Europe

Romania: gov't wants to pardon thousands of prisoners

  • FILE - In this Thursday, Dec. 1, 2016 file photo, Gambia's President Yahya Jammeh shows his inked finger before voting in Banjul, Gambia. Gambia's President Yahya Jammeh declared a state of emergency on Tuesday, Jan. 17, 2017, just two days before he is supposed to cede power after losing elections last month. (AP Photo/Jerome Delay, File)

    FILE - In this Thursday, Dec. 1, 2016 file photo, Gambia's President Yahya Jammeh shows his inked finger before voting in Banjul, Gambia. Gambia's President Yahya Jammeh declared a state of emergency on Tuesday, Jan. 17, 2017, just two days before he is supposed to cede power after losing elections last month. (AP Photo/Jerome Delay, File)  (The Associated Press)

  • People stand in front of the government headquarters during protest against the government's plan to pardon thousands of prisoners through an emergency ordinance, in Bucharest, Romania, Wednesday, Jan. 18, 2017.  Several thousand people marched through the Romanian capital on Wednesday night to protest the government's plan to pardon thousands of prisoners, a surprise move to allegedly reduce overcrowding in prisons that would also benefit some notable government supporters. (AP Photo/Andreea Alexandru)

    People stand in front of the government headquarters during protest against the government's plan to pardon thousands of prisoners through an emergency ordinance, in Bucharest, Romania, Wednesday, Jan. 18, 2017. Several thousand people marched through the Romanian capital on Wednesday night to protest the government's plan to pardon thousands of prisoners, a surprise move to allegedly reduce overcrowding in prisons that would also benefit some notable government supporters. (AP Photo/Andreea Alexandru)  (The Associated Press)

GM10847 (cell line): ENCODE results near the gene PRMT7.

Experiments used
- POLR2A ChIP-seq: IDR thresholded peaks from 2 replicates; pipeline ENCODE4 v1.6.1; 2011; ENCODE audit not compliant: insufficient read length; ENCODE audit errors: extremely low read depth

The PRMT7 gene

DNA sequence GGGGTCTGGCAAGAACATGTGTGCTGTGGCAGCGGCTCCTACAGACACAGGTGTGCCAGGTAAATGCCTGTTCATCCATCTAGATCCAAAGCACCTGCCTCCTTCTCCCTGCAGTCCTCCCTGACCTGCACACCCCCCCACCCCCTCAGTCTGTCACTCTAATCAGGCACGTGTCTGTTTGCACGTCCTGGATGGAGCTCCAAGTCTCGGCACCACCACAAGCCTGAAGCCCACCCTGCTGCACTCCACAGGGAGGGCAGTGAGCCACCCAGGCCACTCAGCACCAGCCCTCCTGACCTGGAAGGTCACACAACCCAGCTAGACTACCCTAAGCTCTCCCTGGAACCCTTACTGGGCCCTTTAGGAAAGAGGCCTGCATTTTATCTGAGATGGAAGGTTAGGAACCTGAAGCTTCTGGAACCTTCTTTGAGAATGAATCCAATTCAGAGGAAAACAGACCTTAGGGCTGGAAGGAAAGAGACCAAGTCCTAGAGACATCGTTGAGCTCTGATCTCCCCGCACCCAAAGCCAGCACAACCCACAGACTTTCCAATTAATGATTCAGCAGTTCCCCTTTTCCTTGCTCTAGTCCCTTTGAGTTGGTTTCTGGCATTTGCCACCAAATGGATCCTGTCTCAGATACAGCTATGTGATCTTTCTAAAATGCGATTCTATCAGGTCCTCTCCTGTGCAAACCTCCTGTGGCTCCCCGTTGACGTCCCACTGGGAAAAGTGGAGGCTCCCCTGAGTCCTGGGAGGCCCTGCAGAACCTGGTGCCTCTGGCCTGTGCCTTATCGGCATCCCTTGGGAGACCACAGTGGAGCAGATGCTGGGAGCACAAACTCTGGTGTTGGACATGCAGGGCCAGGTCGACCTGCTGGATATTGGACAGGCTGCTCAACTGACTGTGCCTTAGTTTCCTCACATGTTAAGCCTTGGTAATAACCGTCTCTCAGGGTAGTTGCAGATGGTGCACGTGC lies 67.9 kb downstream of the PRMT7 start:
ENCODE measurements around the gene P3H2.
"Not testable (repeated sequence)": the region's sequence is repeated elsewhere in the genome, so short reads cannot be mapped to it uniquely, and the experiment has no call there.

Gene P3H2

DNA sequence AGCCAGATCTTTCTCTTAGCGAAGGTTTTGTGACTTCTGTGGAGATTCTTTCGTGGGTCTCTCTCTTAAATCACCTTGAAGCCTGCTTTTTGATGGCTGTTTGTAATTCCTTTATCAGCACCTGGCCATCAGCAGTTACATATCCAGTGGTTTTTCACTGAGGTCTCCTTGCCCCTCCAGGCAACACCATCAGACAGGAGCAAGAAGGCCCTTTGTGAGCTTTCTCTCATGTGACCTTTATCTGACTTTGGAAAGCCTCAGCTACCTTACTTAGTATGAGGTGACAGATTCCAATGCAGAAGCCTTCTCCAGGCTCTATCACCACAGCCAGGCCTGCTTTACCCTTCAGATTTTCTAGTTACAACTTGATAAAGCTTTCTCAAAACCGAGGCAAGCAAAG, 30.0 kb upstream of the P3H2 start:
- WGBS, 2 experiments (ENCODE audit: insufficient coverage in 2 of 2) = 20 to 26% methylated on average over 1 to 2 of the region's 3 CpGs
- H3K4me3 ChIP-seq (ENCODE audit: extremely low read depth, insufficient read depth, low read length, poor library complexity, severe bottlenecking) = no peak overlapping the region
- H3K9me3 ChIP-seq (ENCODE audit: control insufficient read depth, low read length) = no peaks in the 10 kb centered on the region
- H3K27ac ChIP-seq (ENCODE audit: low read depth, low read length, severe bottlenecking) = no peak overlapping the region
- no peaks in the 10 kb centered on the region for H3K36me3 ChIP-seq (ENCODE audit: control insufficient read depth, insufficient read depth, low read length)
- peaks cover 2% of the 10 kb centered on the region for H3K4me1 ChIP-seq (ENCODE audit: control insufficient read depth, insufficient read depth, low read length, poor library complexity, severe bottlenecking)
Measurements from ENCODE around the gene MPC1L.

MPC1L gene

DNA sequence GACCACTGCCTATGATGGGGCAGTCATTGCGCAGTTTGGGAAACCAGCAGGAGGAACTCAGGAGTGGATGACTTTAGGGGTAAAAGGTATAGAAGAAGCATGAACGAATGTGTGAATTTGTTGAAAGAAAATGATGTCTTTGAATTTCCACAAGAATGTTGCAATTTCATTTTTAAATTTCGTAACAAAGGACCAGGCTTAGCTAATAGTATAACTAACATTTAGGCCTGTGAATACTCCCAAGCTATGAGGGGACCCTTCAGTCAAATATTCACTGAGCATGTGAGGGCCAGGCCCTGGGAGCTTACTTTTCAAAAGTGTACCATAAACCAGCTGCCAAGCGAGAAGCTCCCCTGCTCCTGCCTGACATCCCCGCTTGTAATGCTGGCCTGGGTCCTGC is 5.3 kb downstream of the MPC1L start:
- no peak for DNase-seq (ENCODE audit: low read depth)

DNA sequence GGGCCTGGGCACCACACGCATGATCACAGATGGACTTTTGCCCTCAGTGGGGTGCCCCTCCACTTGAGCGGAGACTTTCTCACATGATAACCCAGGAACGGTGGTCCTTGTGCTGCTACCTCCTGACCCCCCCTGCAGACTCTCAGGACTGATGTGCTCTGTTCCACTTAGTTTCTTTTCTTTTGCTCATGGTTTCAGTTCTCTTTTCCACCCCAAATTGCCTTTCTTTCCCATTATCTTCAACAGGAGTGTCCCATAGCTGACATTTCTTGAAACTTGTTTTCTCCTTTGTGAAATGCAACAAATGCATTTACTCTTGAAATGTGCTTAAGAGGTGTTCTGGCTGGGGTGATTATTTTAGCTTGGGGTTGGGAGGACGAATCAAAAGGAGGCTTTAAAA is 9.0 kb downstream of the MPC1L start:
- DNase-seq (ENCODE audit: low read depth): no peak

Romania's government is proposing to pardon thousands of prisoners, in a drive to reduce overcrowding in prisons.

The justice ministry published a draft plan on Wednesday, surprising Romania's top prosecutor and drawing sharp criticism from opposition politicians.

The proposal could affect 2,500 prisoners — those with sentences under five years, except for those convicted of crimes of a sexual nature, violence or corruption.

Prisoners over 60, pregnant women and inmates with young children would see their sentences halved regardless of their conviction.

Premier Sorin Grindeanu wants to implement the measure through an emergency ordinance which would bypass parliament and would not require the president's signature.

General Prosecutor Augustin Lazar criticized the proposal, saying it lacked transparency and had not been discussed publicly.